Managing Warming Waters on the Great Lakes and St. Lawrence Seaway
The binational governing body that oversees the Great Lakes and St. Lawrence Seaway, the International Joint Commission (IJC) recently hosted presentations to address issues related to warming water. Two issues have recently emerged and both are believed to be the result of climate change, with water temperature rising faster in Lake Superior than in any other northern lake at comparable latitude, in the world. Rising water levels along the St. Lawrence Seaway are also believed to be the result of climate change.
A population of 60 million people lives in jurisdictions surrounding North America’s Great Lakes and along the St. Lawrence Seaway. While a single navigation lock separates Lake Superior to the other Upper Great Lakes located upstream of Niagara Falls, some 7,000 ships transit through the lock annually carrying some 86 million tons of mainly bulk freight valued at around $23 billion. Several large cities that include Chicago, Milwaukee, Detroit, Cleveland, Windsor, Buffalo, Hamilton and Toronto depend on the Great Lakes to provide potable water for a population of around 20 million people at a time when water quality is becoming a cause of concern.
During recent presentations, the International Joint Commission and its subsidiary body the International St. Lawrence River Board of Control focused on rising water levels along the waterway located upstream of Montreal. Participants living along the Upper St. Lawrence River between Montreal and Lake Ontario along with participants living around Lake Ontario raised the alarm bells over high water levels during both 2018 and early 2019. Even participants representing regions located upstream of Lake Erie expressed concern over higher than usual water levels around Lake Huron and Georgian Bay.
While phytoplankton will appear in large bodies of water, one particular strain of phytoplankton called cyanobacteria or blue-green algae is problematic. It is toxic to animal and human health and outbreaks of blue-green algae have recently occurred on both Lake Erie and Lake Superior. While the flow of phosphates into Lake Superior is relatively low, it is the fastest warming large northern lake and warmer temperature supports the emergence of blue-green algae. While water tests have revealed the presence of low levels of phosphorous in Lake Superior, runoff from urban gardens has been suggested as a possible source.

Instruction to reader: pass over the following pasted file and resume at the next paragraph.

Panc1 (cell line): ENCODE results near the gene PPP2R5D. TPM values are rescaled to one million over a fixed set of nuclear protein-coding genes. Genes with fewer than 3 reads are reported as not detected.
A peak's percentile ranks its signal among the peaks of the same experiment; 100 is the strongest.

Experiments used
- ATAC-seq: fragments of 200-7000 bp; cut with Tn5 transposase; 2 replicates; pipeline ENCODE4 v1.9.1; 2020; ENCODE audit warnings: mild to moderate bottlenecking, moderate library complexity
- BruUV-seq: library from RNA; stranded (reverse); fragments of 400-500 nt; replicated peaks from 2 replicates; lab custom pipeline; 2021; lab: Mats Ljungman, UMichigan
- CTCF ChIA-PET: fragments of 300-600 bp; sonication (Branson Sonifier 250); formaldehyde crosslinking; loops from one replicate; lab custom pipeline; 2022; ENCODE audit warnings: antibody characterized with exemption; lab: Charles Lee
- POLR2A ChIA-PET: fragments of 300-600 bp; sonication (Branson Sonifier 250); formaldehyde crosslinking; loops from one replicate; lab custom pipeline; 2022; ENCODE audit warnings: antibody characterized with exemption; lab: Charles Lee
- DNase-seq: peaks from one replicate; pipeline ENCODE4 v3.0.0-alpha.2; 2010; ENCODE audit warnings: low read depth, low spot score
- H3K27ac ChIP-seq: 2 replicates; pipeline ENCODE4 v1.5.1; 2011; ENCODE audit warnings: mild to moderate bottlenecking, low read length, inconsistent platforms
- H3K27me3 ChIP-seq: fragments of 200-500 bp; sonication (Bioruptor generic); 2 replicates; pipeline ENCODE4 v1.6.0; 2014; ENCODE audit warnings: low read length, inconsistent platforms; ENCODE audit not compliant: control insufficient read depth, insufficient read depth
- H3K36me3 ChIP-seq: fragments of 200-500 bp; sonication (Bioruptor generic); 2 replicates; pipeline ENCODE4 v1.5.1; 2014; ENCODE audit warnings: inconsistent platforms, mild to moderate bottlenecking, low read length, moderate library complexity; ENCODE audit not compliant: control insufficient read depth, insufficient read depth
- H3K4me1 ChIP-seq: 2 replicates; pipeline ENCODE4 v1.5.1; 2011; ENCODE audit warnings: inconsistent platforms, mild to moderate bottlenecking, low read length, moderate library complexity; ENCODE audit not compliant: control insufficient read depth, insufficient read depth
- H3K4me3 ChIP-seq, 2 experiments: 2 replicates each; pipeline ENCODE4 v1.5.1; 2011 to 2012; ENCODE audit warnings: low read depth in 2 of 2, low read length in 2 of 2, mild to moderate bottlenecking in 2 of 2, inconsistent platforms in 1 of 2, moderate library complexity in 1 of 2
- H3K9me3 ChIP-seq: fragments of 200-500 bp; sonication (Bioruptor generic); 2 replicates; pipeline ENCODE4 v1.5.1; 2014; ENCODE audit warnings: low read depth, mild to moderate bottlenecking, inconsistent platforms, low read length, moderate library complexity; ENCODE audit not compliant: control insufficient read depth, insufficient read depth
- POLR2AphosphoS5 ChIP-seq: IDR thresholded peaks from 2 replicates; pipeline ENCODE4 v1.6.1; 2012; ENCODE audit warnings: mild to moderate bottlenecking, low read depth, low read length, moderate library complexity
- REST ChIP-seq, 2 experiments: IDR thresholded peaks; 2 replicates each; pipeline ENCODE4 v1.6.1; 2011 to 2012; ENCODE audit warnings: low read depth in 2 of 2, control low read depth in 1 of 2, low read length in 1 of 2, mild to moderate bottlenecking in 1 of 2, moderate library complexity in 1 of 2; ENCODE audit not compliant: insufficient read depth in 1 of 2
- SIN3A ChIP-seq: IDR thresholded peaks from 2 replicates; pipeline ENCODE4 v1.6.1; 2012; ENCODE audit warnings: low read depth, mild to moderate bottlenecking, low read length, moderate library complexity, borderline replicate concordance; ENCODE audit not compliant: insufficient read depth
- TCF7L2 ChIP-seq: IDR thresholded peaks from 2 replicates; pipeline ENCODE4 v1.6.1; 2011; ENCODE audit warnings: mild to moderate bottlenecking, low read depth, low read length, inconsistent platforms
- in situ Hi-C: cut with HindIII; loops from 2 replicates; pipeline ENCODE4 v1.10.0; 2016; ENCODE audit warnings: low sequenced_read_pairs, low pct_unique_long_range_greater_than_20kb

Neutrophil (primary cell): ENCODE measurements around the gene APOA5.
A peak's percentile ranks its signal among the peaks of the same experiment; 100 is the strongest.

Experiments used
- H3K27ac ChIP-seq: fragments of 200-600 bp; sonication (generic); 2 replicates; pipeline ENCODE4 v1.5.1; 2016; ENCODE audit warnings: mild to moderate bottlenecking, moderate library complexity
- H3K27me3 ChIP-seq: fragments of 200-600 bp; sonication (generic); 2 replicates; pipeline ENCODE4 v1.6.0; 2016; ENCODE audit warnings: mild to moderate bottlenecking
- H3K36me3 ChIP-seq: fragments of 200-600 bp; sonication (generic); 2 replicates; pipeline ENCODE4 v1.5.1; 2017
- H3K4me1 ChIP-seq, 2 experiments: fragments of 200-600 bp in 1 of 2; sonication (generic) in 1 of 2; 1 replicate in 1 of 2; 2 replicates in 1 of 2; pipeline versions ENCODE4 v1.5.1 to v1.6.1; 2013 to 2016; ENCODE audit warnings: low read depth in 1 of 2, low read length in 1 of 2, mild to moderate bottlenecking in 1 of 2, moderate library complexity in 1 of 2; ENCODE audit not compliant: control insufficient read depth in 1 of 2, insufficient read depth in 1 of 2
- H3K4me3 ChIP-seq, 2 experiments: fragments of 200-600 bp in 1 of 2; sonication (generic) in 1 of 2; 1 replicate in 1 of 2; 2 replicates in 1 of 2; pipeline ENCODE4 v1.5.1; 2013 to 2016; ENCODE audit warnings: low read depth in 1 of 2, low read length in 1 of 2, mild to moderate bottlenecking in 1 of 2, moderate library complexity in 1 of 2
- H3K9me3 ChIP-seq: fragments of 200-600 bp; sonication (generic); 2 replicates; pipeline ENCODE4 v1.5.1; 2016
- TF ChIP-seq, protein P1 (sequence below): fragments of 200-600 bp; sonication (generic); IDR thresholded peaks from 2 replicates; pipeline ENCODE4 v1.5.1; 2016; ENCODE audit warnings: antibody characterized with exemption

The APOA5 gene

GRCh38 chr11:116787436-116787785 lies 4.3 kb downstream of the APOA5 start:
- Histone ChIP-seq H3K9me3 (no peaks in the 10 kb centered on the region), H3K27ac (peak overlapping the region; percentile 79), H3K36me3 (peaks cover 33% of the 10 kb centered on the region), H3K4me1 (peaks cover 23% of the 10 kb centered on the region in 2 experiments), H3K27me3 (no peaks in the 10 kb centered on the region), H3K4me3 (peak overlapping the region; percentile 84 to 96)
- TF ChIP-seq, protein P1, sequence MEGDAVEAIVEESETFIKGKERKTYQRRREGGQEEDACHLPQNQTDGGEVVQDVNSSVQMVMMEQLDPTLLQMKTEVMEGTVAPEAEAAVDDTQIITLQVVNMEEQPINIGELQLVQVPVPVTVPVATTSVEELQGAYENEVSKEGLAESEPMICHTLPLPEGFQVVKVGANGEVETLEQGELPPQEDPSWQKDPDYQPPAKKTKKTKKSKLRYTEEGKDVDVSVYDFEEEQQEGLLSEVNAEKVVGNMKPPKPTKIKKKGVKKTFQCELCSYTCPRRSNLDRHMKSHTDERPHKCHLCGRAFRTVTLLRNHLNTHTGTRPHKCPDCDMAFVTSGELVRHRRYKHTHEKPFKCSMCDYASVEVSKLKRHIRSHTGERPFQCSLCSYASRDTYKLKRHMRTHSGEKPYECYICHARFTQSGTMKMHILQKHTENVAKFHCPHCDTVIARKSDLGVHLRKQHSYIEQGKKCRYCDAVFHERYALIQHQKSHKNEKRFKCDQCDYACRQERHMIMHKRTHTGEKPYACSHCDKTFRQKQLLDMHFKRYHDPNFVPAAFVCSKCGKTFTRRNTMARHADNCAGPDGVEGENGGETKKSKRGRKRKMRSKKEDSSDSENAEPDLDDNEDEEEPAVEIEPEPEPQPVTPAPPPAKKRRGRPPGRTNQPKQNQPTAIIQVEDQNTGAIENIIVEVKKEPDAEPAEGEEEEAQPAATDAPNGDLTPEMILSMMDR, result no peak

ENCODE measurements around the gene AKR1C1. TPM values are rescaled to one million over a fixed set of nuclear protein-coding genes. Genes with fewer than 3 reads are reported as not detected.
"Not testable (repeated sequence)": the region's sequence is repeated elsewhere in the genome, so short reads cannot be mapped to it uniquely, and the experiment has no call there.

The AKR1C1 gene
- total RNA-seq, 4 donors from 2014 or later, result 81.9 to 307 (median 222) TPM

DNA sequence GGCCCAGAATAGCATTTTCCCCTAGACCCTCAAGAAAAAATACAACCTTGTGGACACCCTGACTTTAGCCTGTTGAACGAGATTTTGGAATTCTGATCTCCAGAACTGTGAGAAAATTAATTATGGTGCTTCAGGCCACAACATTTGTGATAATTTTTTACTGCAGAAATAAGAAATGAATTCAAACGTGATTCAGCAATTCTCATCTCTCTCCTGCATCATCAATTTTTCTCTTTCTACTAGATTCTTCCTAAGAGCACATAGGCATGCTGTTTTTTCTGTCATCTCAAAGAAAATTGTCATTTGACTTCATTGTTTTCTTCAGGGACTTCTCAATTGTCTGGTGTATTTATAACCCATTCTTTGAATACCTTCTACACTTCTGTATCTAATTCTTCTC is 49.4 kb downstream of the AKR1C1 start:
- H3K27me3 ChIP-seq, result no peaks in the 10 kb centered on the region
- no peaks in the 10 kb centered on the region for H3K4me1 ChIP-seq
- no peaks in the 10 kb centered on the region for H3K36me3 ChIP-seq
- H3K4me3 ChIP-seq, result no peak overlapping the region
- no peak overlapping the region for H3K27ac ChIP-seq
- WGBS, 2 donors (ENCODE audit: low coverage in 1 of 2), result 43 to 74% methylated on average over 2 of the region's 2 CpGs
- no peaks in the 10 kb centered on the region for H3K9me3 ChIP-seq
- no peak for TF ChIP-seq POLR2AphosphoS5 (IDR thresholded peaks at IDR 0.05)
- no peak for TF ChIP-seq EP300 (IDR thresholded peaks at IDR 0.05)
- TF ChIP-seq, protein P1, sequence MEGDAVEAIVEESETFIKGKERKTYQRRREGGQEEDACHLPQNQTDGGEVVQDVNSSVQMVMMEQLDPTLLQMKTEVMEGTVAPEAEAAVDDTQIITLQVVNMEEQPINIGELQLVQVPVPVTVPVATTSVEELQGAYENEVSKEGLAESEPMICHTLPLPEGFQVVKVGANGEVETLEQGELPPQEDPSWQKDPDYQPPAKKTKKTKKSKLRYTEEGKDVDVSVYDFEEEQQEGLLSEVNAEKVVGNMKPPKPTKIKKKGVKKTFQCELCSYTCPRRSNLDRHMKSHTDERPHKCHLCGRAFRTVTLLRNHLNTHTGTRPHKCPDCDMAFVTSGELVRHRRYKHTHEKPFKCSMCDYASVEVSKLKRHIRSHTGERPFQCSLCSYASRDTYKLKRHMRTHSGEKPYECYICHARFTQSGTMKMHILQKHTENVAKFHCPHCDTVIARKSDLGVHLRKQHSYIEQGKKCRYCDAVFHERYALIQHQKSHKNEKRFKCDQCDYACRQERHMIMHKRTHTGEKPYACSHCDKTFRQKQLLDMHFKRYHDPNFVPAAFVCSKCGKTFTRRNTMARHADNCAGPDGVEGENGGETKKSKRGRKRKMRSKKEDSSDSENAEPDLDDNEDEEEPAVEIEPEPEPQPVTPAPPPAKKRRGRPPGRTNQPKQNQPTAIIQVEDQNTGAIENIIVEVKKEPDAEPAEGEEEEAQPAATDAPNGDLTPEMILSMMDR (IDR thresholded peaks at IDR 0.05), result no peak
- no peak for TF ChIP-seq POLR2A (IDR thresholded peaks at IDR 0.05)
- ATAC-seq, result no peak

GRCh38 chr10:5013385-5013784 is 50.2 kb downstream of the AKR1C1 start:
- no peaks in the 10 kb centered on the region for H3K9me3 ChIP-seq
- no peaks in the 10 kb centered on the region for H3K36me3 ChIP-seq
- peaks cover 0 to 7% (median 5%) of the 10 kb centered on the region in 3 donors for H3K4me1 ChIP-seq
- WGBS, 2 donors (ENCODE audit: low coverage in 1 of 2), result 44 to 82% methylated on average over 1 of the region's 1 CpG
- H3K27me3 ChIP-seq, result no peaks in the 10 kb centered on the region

Phosphorous levels are higher in Lake Erie where outbreaks of blue-green algae have recently occurred, with the presence of cattle and dairy farms located along rivers that feed into the lake being identified as a possible source. There is also much agriculture located along rivers that feed into Lakes Michigan and Huron, with farm run-off containing phosphates and nitrates that flow into Lake Erie. While it is outside the scope of the IJC to remedy the flow of fertilizer runoff and other farm runoff into the Great Lakes, other regulatory bodies will need to remedy the issue.
Between late 2016 and late 2019, extremely high water levels occurred across Lake Ontario and along the Upper St. Lawrence River, to the point where waterfront properties were flooded for extended durations. While 2020 spring flood levels were manageable, water levels were still high and declined to just above seasonal average levels by late summer of 2020. Officials at IJC have expressed concerns about possible elevated water levels during early 2021.
As a result, the commission plans to increase outflows of water from Lake Ontario into the Lower St. Lawrence River as a future flood preventative measure. Present water levels at Montreal and downstream along the Lower St. Lawrence River are sufficiently low so as to allow for some additional transfer of water from Lake Ontario. During earlier presentations, one of the commission members theorized that “as a result of climate change, elevated water levels along the lower Great Lakes and Upper St. Lawrence River might be the new normal!”
The binational governing body that has responsibility over the Great Lakes and Seaway has to deal with a combination of serious problems that includes a warmer Lake Superior, higher water levels in Lake Ontario and the Upper St. Lawrence River, and the appearance of toxic blue-green algae (cyanobacteria) on Lake Superior and Lake Erie. Other agencies have jurisdiction over the rivers and streams that flow into the Great Lakes and that carry farm run-off into the lakes. The International Joint Commission will need to reach out to these other outside agencies about seeking to resolve the problems.
The opinions expressed herein are the author's and not necessarily those of The Maritime Executive.